I recently sat with a couple of our top project managers here at Optimation. The subject was project management: risk assessment and mitigation. Risk is a big deal here. Very often our clients hire us to help manage their project risk. This can come in the form of scope, schedule, or budget dimensions, each of which poses its own unique challenges to a client's ability to achieve their goals when undertaking capital projects.
As we talked through various experiences and perspectives, there were several common themes worth sharing here.
Cost is often the first risk and challenge that comes to mind, especially when talking about outsourcing projects to firms such as Optimation. It's easy to track and report on, and also gains the most traction and attention in many cases especially prior to awarding a contract. We will deal with “Cost” first with the caveat that it's only one of the primary three that we will talk about here.
One of the reasons cost rises to the top is that very often expectations end up being out of alignment with the way projects get executed. This is often a function of inexperience in particular aspects of the planning and execution, so owners sometimes include extreme contingency or drastically undershoot. Of course so often especially in the commercial world dollars are the most often obvious metric and most readily quantifiable. To most people it offers a “black and white” summary of performance.
Right up there with cost, and sometimes superseding it, is “Schedule.” Being able to execute plans to a schedule is quite often the best long-term success indicator. That is, while budgets certainly matter and the capital invested in a project can be hugely significant, being late on a project may have a far greater impact on the long-term success and viability of a project and the business itself. Being late to market, missing contractual obligations, and failing to deliver on time often have far-reaching consequences with real financial impacts beyond what an overrun on the initial capital outlay may produce. Taken together with the upfront cost it is a significant factor in calculating risk. By having the proper schedule risk mitigation plans, successful project managers anticipate and prepare for slips, delays, partial shipments, and more.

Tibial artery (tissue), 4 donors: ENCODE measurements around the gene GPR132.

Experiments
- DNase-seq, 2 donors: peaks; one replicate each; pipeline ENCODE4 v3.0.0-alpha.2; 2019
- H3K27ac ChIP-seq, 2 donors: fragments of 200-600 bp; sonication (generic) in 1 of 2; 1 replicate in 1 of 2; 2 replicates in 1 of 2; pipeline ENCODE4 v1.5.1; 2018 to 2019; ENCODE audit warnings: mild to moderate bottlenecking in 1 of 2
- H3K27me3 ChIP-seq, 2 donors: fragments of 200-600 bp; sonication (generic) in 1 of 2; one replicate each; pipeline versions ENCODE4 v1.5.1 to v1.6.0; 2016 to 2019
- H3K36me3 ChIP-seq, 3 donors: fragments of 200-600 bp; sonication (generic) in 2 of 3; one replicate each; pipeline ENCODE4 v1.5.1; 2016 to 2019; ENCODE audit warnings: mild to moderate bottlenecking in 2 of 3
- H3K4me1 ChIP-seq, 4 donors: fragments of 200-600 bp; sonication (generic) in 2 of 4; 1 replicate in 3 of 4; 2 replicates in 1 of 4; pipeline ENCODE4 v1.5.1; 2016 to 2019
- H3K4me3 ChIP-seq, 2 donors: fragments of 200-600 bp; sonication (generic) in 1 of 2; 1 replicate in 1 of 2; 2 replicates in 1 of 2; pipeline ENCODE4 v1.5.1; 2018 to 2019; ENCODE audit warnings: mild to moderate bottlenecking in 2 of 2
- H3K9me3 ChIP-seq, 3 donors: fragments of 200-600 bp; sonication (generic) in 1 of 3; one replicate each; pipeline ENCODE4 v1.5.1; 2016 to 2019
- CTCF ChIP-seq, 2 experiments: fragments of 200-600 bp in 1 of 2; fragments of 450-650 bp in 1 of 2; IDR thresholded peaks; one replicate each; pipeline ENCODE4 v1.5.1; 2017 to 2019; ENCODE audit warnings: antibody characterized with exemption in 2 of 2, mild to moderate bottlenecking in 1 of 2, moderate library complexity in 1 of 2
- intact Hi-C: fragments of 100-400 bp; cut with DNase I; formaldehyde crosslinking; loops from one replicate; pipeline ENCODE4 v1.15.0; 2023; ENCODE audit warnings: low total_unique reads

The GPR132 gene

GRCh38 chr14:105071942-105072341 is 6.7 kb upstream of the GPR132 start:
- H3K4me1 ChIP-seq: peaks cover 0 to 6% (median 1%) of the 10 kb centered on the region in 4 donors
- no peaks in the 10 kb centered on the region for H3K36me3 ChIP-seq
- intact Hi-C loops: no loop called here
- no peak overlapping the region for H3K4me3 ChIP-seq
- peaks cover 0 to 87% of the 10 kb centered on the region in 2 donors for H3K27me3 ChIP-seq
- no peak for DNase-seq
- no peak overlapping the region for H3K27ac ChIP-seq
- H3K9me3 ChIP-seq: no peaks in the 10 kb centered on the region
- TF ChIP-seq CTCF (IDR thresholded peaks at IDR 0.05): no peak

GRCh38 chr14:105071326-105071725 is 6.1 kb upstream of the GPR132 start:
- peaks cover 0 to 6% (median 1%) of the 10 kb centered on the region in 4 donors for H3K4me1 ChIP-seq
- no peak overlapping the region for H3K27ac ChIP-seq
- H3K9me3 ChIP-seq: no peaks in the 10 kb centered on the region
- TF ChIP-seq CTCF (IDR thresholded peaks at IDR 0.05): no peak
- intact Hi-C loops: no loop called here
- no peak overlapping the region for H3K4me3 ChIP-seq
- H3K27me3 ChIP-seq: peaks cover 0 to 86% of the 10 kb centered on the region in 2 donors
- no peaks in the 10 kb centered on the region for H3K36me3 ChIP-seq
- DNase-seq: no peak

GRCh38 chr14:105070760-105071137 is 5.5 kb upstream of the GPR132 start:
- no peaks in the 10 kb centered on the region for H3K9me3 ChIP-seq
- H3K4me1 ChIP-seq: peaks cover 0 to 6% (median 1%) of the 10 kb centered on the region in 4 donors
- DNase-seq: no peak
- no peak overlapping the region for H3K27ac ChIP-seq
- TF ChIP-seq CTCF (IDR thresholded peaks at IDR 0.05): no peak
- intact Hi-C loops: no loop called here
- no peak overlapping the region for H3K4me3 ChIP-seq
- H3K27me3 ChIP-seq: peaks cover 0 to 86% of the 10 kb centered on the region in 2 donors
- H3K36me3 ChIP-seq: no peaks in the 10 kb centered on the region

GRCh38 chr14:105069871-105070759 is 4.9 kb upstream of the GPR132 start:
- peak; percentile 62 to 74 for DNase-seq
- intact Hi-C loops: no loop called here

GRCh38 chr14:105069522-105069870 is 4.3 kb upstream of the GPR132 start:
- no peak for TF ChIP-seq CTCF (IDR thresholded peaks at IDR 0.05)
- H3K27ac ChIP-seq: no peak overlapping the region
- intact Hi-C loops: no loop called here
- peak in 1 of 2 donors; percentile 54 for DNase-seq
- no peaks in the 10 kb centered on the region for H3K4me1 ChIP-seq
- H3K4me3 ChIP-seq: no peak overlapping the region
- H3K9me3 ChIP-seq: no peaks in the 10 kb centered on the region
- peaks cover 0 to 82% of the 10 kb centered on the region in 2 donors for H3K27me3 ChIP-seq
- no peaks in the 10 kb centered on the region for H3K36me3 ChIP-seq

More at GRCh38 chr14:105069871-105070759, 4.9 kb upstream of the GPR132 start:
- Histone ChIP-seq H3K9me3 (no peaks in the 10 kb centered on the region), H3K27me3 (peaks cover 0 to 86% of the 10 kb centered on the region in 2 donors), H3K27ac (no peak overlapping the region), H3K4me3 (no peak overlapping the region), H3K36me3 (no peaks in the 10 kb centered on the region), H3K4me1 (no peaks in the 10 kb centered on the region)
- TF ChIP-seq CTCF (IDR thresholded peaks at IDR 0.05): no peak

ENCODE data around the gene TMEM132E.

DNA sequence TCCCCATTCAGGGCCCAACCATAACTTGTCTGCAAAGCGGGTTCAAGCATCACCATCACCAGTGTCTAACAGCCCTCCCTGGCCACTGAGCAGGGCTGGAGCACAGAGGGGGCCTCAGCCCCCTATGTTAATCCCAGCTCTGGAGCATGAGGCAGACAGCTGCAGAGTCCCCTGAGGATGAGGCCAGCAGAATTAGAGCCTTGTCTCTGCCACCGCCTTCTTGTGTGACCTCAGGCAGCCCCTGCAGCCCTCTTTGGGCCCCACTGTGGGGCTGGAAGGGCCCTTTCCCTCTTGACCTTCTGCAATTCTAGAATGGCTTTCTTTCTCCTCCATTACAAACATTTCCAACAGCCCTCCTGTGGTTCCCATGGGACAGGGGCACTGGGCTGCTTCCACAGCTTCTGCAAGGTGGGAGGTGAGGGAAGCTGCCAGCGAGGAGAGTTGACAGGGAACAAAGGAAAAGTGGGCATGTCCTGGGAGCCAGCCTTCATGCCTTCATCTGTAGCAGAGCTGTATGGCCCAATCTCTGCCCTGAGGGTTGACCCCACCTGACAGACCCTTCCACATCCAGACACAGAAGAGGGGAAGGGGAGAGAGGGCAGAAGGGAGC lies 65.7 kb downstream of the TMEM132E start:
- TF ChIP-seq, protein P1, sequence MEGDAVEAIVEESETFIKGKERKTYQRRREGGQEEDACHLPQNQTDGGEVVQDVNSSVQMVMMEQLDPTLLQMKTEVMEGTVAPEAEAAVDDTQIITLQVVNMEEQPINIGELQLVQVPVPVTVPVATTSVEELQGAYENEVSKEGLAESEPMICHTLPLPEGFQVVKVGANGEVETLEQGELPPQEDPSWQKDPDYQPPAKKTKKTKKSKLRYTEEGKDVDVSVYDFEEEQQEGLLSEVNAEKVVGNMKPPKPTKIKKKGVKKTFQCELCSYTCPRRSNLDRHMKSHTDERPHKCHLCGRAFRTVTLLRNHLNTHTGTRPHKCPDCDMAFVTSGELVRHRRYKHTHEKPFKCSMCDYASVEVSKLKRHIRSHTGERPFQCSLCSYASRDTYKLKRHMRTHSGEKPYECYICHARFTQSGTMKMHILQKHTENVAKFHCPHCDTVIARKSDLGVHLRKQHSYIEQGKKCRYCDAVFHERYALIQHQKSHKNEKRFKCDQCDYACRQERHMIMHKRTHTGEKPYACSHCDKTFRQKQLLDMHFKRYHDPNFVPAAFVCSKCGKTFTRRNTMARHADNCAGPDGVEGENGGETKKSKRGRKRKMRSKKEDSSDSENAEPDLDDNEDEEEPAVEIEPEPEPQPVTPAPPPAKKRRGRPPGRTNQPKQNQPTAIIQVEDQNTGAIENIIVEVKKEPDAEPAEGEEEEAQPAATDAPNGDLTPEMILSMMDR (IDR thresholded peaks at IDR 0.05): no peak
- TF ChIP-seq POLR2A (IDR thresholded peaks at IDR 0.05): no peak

The critical third leg in the project management risk stool is “Technology.” Managing technology domains where the parties know their experience limitations, and the tools necessary to deal with the application in the program, are also major factors in successful project planning. When technologies are in play that are designated as risk factors to success, such as using new equipment that is unproven to the practitioners or to the process itself, can be major challenges to the program. Likewise, any kind of invention that has to take place as part of a plan and program is a huge risk to its success. It may cost significantly more than hoped and take longer to develop, thereby adding to the earlier-mentioned risk factors of cost and schedule. Whenever possible, avoid technologies in a project that require invention.
Beyond these initial three, another factor to consider according to our worldly project managers is proper management of resources, especially their availability and the proper matching of the right levels of resources for the scope of the work at the right time. Additionally, vendor management can be a risk factor which is often overlooked when using unknown or new vendors or who are unfamiliar with any of the parties or haven't proven themselves in the past.
What are the answers, or at least the paths, to managing effectively most of these risk factors? Communication is one. “Early and often,” say our project managers. Communication amongst the team members and with all stakeholders is essential. Clearly broadcasting progress, and continually updating the risk management matrix will not only build confidence but also reinforce commitments and help plan for mitigation.
Finally: think also about contract structure. Your project might go forward on a “fixed-bid” basis where very often clients attempt to transfer perceived high risk to vendors who will deliver to a predetermined budget and schedule according to the client specification. Alternatively, the project might be run on a “time and materials” basis. Time and materials contracts often encourage increased transparency and offer a tremendous way to build trust in the relationship between client and project team. It also reduces a tendency for some to want to add excess contingency that does not benefit the client or the project, but serve to cushion the project team. Another way to go? Reduce and manage the unknowns together between client and project team through clear specifications and as much transparency and communication as possible.
For more information on project management the Optimation way, contact us here. You can also visit various project management websites for more information, such as the Project Management Institute.